On examination, I found submandibular lymph nodes that were positive or enlarged. His finger vein, which is something that I observed, was very dark, which means heat, and wide. That means that the pathogen is strong, and it’s reached the wind gate. It hasn’t really penetrated extremely deep. Therefore we could address it by resolving it on the [Yan 00:26:43] layers. I’ll explain in a second. Also, when I was examining him, it was clearly that his breathing was heavy and he sounded very congested.

Out of that, I was very clear that his diagnosis was that he had what we call thick phlegm LPF. I believe that it had developed from what we might call a food accumulation, or an accumulation disorder prior to that. I needled the points San Jiao 5 and Gallbladder 41. That is a combination I use for ear infections, because when we address the Shao Yang, it opens up the flow of Chi around the ear. That could be, in itself, the treatment for the ear part of the disorder.

I also added Bai Lao UB13, 18, and 20, as we know, because of the lingering pathogenic factor. I also prescribed Xiao Chai Hu Tang. The first days after the treatment, I got a report that the child was sleeping much better, which was I think a very important sign to see.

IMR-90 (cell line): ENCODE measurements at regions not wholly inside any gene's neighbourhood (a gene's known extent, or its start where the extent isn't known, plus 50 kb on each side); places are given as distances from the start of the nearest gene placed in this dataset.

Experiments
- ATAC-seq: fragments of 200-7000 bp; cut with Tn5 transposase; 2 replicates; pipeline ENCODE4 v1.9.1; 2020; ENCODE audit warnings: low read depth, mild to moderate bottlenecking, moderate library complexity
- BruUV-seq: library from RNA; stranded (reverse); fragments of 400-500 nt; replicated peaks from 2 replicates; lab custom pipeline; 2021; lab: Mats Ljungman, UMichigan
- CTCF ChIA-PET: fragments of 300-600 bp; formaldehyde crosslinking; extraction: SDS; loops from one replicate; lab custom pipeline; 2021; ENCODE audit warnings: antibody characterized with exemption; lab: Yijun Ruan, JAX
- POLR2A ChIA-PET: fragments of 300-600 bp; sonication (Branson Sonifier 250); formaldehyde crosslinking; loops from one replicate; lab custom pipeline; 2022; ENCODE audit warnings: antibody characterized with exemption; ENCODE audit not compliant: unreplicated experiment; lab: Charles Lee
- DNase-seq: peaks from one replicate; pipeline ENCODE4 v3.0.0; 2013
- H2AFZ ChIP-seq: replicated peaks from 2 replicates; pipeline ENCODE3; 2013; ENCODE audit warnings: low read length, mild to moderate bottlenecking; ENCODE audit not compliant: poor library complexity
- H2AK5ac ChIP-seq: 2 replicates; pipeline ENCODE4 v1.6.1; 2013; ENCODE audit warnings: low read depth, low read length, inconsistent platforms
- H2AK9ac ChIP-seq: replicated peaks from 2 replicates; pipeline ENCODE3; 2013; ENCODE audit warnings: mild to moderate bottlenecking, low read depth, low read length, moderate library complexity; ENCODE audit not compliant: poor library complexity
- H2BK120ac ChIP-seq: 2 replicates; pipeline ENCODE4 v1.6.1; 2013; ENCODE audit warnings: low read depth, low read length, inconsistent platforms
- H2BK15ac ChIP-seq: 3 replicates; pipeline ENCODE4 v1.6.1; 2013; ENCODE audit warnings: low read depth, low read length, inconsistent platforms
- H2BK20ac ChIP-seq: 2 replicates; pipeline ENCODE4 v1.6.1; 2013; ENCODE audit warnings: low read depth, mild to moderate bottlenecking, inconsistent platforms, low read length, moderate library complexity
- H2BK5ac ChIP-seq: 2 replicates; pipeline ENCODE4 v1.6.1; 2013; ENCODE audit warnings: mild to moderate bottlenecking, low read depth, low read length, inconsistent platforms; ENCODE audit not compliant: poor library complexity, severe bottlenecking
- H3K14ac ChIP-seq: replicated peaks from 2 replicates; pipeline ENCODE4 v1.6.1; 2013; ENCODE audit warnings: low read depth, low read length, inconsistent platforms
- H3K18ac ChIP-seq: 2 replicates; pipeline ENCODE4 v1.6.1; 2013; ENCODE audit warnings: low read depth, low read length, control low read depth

I’m running out of time, but I wanted to just mention a few formulas that we usually use for phlegm. Including Er Chen Tang, is an important basic formula for phlegm that we know. Sometimes you can combine that with Xiao Chai Hu Tang. I usually think of Er Chen Tang when I see a spleen deficient at the background of the phlegm accumulation. If there’s spleen deficiency at the background, Er Chen Tang is what I would think for.

Ban Xia Hou Po Tang, another really important formula for phlegm. The difference between that and Er Chen Tang is that Er Chen Tang is more spleen-y, and whereas Ban Xia Hou Po Tang is more liver-y. If the spleen is really deficient and is the cause of the phlegm accumulation, then we can use Shen Ling Bai Zhu San. Or, if there’s an accumulation disorder at the background, Bao He Wan is the choice. As I mentioned, you can check my variation of Bao He Wan in the motion herbs website.